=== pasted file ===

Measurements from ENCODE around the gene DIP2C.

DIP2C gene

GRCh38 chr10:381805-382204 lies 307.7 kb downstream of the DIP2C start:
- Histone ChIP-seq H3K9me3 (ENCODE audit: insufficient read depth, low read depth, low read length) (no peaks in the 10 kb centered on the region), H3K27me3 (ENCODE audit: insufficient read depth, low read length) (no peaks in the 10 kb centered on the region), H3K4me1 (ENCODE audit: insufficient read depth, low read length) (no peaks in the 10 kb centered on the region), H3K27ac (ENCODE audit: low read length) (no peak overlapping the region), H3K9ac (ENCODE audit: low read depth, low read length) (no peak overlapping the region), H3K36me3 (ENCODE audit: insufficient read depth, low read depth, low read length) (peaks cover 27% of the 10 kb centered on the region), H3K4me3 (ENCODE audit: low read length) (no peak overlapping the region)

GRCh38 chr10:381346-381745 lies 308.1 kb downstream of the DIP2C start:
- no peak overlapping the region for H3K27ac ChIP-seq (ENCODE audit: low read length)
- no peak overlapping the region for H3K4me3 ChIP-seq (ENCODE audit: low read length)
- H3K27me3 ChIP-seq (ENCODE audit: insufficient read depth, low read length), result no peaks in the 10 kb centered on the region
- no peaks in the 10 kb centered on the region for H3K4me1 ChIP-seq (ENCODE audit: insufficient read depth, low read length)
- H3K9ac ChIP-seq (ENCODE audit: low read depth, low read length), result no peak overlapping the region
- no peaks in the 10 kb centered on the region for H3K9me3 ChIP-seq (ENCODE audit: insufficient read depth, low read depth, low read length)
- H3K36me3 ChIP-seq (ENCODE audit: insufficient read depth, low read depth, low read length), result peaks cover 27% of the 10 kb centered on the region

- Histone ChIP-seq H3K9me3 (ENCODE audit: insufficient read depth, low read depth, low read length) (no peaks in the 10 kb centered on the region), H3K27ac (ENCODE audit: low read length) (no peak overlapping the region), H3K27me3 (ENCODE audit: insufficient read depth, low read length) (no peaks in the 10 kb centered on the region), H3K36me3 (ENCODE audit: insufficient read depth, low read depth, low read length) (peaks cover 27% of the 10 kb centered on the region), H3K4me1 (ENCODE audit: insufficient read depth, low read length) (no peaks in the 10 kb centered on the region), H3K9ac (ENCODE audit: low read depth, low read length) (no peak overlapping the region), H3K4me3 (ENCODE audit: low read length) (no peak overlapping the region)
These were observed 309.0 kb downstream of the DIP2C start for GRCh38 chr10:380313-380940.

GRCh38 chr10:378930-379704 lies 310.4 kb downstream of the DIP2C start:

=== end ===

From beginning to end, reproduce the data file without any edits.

Measurements from ENCODE around the gene DIP2C.

DIP2C gene

GRCh38 chr10:381805-382204 lies 307.7 kb downstream of the DIP2C start:
- Histone ChIP-seq H3K9me3 (ENCODE audit: insufficient read depth, low read depth, low read length) (no peaks in the 10 kb centered on the region), H3K27me3 (ENCODE audit: insufficient read depth, low read length) (no peaks in the 10 kb centered on the region), H3K4me1 (ENCODE audit: insufficient read depth, low read length) (no peaks in the 10 kb centered on the region), H3K27ac (ENCODE audit: low read length) (no peak overlapping the region), H3K9ac (ENCODE audit: low read depth, low read length) (no peak overlapping the region), H3K36me3 (ENCODE audit: insufficient read depth, low read depth, low read length) (peaks cover 27% of the 10 kb centered on the region), H3K4me3 (ENCODE audit: low read length) (no peak overlapping the region)

GRCh38 chr10:381346-381745 lies 308.1 kb downstream of the DIP2C start:
- no peak overlapping the region for H3K27ac ChIP-seq (ENCODE audit: low read length)
- no peak overlapping the region for H3K4me3 ChIP-seq (ENCODE audit: low read length)
- H3K27me3 ChIP-seq (ENCODE audit: insufficient read depth, low read length), result no peaks in the 10 kb centered on the region
- no peaks in the 10 kb centered on the region for H3K4me1 ChIP-seq (ENCODE audit: insufficient read depth, low read length)
- H3K9ac ChIP-seq (ENCODE audit: low read depth, low read length), result no peak overlapping the region
- no peaks in the 10 kb centered on the region for H3K9me3 ChIP-seq (ENCODE audit: insufficient read depth, low read depth, low read length)
- H3K36me3 ChIP-seq (ENCODE audit: insufficient read depth, low read depth, low read length), result peaks cover 27% of the 10 kb centered on the region

- Histone ChIP-seq H3K9me3 (ENCODE audit: insufficient read depth, low read depth, low read length) (no peaks in the 10 kb centered on the region), H3K27ac (ENCODE audit: low read length) (no peak overlapping the region), H3K27me3 (ENCODE audit: insufficient read depth, low read length) (no peaks in the 10 kb centered on the region), H3K36me3 (ENCODE audit: insufficient read depth, low read depth, low read length) (peaks cover 27% of the 10 kb centered on the region), H3K4me1 (ENCODE audit: insufficient read depth, low read length) (no peaks in the 10 kb centered on the region), H3K9ac (ENCODE audit: low read depth, low read length) (no peak overlapping the region), H3K4me3 (ENCODE audit: low read length) (no peak overlapping the region)
These were observed 309.0 kb downstream of the DIP2C start for GRCh38 chr10:380313-380940.

GRCh38 chr10:378930-379704 lies 310.4 kb downstream of the DIP2C start: